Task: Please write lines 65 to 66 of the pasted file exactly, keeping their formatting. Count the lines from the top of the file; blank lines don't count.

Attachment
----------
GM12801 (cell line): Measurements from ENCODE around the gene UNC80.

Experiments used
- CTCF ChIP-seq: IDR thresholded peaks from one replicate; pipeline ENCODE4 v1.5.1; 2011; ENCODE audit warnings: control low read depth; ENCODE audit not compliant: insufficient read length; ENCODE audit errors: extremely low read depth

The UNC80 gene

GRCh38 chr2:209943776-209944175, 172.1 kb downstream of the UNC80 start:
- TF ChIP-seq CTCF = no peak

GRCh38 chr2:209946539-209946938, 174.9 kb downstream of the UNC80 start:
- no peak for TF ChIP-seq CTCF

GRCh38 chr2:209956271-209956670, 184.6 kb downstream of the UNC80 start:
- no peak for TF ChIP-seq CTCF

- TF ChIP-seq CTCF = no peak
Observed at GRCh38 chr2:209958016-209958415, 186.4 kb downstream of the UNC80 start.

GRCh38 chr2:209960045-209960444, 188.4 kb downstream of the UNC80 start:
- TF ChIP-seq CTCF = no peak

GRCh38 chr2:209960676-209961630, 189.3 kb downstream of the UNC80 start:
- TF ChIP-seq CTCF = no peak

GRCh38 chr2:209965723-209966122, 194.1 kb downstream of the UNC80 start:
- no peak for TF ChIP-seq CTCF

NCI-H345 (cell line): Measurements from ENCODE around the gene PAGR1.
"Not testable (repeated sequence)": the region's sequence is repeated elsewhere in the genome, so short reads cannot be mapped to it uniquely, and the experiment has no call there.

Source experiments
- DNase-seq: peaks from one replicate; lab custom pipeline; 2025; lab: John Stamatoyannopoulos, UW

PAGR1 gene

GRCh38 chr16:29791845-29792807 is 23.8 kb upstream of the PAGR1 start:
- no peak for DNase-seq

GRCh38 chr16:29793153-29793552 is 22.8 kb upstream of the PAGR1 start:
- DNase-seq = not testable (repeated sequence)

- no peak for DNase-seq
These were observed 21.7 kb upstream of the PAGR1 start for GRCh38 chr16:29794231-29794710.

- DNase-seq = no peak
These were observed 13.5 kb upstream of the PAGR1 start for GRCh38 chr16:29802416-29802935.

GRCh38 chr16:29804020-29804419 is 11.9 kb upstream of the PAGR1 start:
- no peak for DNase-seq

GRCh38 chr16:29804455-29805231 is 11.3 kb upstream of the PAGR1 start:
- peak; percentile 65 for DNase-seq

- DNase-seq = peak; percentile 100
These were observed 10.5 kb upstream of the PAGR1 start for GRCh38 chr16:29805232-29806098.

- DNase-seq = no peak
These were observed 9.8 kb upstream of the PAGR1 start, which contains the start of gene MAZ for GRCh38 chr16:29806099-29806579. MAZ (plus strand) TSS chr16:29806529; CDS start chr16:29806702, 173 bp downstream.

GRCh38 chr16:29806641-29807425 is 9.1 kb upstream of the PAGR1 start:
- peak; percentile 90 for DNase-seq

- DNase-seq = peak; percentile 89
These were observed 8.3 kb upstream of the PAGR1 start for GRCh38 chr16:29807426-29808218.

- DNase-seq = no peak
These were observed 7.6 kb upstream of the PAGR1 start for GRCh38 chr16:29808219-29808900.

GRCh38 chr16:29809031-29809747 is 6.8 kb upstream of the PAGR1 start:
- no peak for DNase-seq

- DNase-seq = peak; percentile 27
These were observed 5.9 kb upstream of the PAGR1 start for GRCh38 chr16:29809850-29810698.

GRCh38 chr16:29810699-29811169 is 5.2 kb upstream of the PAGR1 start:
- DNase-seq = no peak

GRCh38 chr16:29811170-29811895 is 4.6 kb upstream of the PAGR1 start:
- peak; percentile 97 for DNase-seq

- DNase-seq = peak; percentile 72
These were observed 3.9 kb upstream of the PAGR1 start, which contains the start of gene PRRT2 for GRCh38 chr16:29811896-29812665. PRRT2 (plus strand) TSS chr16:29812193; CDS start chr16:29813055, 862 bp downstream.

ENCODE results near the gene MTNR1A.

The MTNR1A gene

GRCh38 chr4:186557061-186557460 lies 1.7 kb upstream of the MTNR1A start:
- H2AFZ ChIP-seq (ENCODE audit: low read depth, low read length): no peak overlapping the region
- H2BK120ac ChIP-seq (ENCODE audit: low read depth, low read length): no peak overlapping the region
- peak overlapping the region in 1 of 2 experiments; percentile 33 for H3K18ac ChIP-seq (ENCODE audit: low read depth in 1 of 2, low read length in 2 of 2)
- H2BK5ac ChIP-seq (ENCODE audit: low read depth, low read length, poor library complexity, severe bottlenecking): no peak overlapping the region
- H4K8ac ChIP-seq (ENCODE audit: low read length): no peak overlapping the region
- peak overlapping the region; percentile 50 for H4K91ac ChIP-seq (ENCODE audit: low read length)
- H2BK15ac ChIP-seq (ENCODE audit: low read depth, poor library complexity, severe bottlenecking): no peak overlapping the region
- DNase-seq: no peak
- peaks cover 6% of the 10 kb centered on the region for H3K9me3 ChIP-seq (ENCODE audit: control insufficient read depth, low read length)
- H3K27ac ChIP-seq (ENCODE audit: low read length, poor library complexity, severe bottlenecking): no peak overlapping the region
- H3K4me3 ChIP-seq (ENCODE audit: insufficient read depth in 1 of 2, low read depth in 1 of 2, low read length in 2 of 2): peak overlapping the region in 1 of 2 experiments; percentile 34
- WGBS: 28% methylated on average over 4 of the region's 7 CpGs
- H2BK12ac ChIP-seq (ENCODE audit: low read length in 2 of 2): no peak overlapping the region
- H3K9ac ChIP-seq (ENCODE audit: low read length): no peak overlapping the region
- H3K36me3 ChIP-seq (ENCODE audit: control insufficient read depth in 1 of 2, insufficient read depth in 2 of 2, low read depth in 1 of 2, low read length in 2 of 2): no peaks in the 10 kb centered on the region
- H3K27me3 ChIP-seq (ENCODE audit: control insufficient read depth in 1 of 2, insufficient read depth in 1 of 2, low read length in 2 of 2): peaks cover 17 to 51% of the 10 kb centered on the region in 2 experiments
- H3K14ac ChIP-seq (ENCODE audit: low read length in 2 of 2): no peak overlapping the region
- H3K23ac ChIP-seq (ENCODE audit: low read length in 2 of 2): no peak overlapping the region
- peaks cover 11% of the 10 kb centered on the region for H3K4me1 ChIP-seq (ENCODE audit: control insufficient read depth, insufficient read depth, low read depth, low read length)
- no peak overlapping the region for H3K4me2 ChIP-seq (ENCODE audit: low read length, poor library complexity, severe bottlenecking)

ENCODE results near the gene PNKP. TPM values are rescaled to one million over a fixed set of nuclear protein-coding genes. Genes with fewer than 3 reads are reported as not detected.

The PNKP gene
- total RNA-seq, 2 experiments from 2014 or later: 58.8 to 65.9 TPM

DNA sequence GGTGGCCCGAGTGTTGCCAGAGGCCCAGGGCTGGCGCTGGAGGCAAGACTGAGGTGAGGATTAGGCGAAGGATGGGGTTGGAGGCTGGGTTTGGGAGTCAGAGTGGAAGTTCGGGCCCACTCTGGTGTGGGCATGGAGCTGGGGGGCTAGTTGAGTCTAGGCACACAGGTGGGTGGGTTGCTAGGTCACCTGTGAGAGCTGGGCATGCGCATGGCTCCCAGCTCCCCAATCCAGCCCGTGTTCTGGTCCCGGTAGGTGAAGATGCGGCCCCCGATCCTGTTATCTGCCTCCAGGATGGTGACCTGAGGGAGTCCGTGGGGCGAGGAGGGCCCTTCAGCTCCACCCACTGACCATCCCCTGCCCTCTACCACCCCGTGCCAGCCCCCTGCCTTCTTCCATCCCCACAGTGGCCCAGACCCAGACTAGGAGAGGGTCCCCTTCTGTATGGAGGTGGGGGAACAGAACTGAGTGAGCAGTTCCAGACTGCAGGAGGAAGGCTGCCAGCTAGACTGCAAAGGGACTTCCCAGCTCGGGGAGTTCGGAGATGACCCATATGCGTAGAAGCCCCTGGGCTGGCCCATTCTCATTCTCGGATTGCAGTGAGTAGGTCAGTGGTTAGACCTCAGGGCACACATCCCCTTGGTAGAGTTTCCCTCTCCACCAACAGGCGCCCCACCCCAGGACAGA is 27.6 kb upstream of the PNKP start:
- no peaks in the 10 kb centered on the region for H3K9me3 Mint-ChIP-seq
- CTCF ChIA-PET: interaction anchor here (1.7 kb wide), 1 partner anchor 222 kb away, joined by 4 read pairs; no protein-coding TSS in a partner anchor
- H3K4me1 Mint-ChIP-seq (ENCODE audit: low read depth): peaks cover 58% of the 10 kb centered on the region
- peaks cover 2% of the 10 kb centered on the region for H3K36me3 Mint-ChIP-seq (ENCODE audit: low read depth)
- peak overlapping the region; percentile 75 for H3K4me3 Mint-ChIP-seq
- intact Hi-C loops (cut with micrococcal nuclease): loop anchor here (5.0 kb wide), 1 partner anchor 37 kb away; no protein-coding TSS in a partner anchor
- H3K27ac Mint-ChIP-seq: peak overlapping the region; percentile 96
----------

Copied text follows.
- H2BK15ac ChIP-seq (ENCODE audit: low read depth, poor library complexity, severe bottlenecking): no peak overlapping the region
- DNase-seq: no peak